The Corner

Obama’s Observance

Following on from some remarks in my column today, reader/blogger Sean Higgins raises an issue a lot of us have been wondering about: What is the nature of Barack Obama’s religious convictions?  Sean thinks the senator is a yuppie agnostic.

This is a delicate area. Speculations about another person’s inner beliefs, unless he has laid them out plainly for you, is hazardous. We know of course that Obama attended Trinity United Church for twenty years and made big contributions to church funds. People go to church for all sorts of reasons, though. For some, it’s just what respectable people they know do, and they want to be respectable. Others are moved by a vague sense of obligation to family or tribe.  (Richard Dawkins, in his book The God Delusion, cites the case of Martin Rees, Britain’s Astronomer Royal and President of the Royal Society, who  “told me that he goes to church as an ‘unbelieving Anglican … out of loyalty to the tribe’.”)

Yet others sincerely want to be believers, and attend church in the hope that if they just keep practicing the observances, one day a light will go on and they will be getting the same kind of enriching experience that, as they can plainly see, their fellow congregants are getting. “Knock, and it shall be opened unto you.”  For some dogged seekers, it hasn’t been; but they keep knocking, and hoping.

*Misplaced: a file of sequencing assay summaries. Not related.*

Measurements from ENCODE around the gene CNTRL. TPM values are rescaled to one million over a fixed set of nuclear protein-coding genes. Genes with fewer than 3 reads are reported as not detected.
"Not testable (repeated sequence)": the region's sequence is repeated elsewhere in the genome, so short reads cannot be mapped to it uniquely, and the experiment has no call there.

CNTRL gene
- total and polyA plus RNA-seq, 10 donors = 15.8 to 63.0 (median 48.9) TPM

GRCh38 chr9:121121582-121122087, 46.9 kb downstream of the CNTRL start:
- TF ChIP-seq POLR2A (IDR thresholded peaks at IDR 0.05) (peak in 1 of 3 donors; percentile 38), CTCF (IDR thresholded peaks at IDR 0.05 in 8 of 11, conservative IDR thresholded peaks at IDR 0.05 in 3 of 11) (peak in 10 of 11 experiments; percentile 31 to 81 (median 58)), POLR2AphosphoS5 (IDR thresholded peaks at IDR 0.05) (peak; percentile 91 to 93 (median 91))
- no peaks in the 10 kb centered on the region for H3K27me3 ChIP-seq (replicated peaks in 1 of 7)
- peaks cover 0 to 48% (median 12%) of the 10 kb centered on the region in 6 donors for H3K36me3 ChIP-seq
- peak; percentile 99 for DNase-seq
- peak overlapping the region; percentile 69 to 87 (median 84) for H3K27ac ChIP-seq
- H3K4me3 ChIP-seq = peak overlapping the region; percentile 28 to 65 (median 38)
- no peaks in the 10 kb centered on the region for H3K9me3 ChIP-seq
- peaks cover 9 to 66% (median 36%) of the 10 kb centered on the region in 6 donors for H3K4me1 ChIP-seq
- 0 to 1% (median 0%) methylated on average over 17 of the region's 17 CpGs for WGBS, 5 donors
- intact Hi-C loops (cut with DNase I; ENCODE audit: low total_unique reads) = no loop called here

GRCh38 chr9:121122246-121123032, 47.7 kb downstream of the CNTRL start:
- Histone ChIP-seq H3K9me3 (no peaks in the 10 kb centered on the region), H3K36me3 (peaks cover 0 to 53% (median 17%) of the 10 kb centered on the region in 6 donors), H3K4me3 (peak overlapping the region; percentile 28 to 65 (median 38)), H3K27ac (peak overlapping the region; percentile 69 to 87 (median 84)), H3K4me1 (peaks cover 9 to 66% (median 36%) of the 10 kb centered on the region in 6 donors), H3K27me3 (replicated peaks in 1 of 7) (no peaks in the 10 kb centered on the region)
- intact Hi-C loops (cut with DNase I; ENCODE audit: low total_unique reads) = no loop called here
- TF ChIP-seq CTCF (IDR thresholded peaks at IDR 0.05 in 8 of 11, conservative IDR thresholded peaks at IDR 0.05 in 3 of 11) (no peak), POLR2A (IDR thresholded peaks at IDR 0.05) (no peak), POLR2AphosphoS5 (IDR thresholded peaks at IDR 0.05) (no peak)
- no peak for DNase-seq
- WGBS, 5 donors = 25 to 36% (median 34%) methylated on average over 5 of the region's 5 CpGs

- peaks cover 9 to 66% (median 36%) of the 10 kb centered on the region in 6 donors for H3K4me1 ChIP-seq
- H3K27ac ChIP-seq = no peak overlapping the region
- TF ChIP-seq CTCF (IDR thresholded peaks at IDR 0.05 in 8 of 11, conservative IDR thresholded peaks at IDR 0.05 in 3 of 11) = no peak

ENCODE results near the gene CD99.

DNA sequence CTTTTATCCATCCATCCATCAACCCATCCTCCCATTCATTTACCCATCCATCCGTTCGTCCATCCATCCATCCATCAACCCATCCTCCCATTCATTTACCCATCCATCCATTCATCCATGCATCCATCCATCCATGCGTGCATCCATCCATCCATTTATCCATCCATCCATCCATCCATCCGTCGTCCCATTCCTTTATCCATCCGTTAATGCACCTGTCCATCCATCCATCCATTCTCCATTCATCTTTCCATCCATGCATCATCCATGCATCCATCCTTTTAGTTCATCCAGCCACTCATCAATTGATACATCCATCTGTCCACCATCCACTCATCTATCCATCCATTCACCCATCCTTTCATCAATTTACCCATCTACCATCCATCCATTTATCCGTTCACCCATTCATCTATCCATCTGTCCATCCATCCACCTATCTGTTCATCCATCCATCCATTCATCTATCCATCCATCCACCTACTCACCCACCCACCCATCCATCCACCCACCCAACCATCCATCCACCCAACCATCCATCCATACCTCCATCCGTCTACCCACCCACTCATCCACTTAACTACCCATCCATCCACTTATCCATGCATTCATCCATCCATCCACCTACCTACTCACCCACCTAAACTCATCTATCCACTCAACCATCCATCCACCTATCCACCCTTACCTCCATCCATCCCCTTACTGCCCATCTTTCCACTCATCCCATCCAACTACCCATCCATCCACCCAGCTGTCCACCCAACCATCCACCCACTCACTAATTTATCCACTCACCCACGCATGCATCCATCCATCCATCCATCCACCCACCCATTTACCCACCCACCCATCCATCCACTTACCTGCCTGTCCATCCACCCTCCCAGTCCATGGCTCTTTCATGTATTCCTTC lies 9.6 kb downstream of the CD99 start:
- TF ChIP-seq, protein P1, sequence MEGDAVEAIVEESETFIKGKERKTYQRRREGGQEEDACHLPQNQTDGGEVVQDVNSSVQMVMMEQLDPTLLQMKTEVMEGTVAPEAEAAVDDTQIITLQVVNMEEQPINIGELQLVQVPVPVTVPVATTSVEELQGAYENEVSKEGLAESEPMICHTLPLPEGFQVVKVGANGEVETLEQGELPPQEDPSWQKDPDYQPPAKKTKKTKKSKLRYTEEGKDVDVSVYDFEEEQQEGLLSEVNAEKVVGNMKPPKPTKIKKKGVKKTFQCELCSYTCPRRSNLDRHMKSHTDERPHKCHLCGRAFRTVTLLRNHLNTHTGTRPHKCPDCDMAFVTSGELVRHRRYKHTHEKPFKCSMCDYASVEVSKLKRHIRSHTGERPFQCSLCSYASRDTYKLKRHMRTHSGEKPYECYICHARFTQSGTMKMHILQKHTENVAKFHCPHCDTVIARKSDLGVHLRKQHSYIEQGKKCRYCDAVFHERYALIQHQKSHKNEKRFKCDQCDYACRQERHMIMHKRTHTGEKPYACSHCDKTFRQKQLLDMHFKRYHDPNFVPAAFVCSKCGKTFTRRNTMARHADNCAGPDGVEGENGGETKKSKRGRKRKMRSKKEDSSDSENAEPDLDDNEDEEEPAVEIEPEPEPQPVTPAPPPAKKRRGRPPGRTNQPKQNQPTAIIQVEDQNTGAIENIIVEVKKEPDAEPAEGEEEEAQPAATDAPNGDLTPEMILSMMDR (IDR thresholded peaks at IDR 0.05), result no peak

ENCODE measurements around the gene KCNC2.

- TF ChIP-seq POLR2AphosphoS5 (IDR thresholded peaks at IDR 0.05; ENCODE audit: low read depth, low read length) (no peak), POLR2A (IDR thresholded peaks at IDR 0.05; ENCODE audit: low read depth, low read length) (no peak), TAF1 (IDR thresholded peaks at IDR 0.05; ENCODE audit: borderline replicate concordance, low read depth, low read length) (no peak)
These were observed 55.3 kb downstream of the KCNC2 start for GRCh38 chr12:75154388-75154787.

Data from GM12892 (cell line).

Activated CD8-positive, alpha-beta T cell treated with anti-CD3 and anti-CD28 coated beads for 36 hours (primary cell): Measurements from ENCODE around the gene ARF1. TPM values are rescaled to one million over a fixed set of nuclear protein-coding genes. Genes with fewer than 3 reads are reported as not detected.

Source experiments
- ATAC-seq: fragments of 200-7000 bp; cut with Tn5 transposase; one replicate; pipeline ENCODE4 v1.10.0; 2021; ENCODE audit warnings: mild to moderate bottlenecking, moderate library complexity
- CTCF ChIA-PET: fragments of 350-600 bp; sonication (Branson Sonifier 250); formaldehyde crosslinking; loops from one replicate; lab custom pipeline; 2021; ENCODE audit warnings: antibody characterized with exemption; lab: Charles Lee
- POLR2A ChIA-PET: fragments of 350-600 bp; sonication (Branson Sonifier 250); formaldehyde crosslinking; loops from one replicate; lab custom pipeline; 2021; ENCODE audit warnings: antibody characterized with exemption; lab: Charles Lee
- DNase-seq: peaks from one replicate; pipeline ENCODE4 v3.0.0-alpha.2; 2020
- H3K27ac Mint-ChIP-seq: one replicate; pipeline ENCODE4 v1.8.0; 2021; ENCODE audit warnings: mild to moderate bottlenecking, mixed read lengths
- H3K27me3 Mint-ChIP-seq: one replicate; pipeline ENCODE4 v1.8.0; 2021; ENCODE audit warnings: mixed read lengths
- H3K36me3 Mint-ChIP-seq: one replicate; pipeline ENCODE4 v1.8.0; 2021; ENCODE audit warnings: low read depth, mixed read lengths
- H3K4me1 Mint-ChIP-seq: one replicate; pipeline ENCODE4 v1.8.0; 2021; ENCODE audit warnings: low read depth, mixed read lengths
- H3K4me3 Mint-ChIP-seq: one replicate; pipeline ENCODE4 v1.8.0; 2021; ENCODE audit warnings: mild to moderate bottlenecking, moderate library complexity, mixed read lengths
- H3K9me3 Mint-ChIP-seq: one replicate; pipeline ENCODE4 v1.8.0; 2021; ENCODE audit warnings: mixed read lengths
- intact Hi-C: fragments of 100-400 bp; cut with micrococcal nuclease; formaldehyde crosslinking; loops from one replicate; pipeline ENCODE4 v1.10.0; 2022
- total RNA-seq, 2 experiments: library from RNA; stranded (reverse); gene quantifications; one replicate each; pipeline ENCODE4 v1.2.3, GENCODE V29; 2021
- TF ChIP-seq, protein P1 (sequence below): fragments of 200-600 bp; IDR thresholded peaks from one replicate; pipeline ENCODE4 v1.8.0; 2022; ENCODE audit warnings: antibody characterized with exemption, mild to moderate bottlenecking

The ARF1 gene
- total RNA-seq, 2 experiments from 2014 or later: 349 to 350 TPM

And of course, if you want to take the most cynical view of Obama’s case (which I don’t), there are excellent reasons for an ambitious young black politician in a big city to affiliate himself with a church, whatever he believes.

My best guess, based on the relevant snippets of Obama’s autobiography that I have seen, is that his church-going is motivated by a combination of tribal loyalty, identity seeking, and spiritual hope as above, all reinforced at this point by sheer habit and social obligation. I wouldn’t rule out Sean’s yuppie-agnostic hypothesis; but unless and until Obama sees fit to share this part of his inner life with us, I’ll keep an open mind.

John Derbyshire — Mr. Derbyshire is a former contributing editor of National Review.

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